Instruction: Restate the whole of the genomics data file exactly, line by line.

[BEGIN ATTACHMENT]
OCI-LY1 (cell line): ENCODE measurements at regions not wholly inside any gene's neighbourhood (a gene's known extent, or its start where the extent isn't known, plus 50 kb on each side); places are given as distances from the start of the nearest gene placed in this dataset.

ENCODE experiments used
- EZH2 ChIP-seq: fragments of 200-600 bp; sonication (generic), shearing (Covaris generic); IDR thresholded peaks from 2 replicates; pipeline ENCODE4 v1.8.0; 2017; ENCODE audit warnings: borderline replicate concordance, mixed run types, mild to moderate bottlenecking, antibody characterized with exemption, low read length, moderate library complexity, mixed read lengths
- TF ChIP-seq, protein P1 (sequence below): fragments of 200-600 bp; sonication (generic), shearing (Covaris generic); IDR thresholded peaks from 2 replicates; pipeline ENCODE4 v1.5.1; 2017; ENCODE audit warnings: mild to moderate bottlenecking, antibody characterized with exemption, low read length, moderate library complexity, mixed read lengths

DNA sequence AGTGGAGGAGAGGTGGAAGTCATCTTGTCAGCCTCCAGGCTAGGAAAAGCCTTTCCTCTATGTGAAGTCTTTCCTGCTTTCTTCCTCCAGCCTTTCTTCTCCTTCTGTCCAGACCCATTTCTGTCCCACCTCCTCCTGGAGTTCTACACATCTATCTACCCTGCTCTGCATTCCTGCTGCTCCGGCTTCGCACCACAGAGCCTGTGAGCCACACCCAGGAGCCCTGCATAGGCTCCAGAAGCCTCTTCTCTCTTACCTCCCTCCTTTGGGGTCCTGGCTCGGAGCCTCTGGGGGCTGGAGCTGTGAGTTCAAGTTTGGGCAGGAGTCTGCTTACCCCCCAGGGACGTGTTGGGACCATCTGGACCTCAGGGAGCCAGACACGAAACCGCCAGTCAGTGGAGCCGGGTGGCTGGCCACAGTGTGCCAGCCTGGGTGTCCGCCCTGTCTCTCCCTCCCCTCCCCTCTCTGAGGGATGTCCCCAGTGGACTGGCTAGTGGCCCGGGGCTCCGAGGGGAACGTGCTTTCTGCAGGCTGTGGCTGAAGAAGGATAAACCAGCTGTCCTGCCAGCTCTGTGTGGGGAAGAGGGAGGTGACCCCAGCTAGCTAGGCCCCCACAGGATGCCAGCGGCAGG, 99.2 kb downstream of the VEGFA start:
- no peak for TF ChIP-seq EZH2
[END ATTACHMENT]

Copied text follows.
OCI-LY1 (cell line): ENCODE measurements at regions not wholly inside any gene's neighbourhood (a gene's known extent, or its start where the extent isn't known, plus 50 kb on each side); places are given as distances from the start of the nearest gene placed in this dataset.

ENCODE experiments used
- EZH2 ChIP-seq: fragments of 200-600 bp; sonication (generic), shearing (Covaris generic); IDR thresholded peaks from 2 replicates; pipeline ENCODE4 v1.8.0; 2017; ENCODE audit warnings: borderline replicate concordance, mixed run types, mild to moderate bottlenecking, antibody characterized with exemption, low read length, moderate library complexity, mixed read lengths
- TF ChIP-seq, protein P1 (sequence below): fragments of 200-600 bp; sonication (generic), shearing (Covaris generic); IDR thresholded peaks from 2 replicates; pipeline ENCODE4 v1.5.1; 2017; ENCODE audit warnings: mild to moderate bottlenecking, antibody characterized with exemption, low read length, moderate library complexity, mixed read lengths

DNA sequence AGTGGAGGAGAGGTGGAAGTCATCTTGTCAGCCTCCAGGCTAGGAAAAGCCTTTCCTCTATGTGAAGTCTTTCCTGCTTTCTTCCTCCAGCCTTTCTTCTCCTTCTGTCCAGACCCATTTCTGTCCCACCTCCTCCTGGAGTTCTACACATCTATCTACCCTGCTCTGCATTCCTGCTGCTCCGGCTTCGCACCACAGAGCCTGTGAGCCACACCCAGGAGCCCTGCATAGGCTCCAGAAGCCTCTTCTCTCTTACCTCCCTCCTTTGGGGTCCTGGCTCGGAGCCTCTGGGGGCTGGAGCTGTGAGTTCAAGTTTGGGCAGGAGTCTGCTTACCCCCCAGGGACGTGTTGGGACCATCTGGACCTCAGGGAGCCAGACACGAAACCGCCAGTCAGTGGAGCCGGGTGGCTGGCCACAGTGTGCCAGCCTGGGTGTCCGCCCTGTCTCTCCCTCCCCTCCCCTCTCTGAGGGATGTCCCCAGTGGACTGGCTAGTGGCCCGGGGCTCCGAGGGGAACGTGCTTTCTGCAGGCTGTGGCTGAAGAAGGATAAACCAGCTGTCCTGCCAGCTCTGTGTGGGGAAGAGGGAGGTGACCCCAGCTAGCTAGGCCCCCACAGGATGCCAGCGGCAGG, 99.2 kb downstream of the VEGFA start:
- no peak for TF ChIP-seq EZH2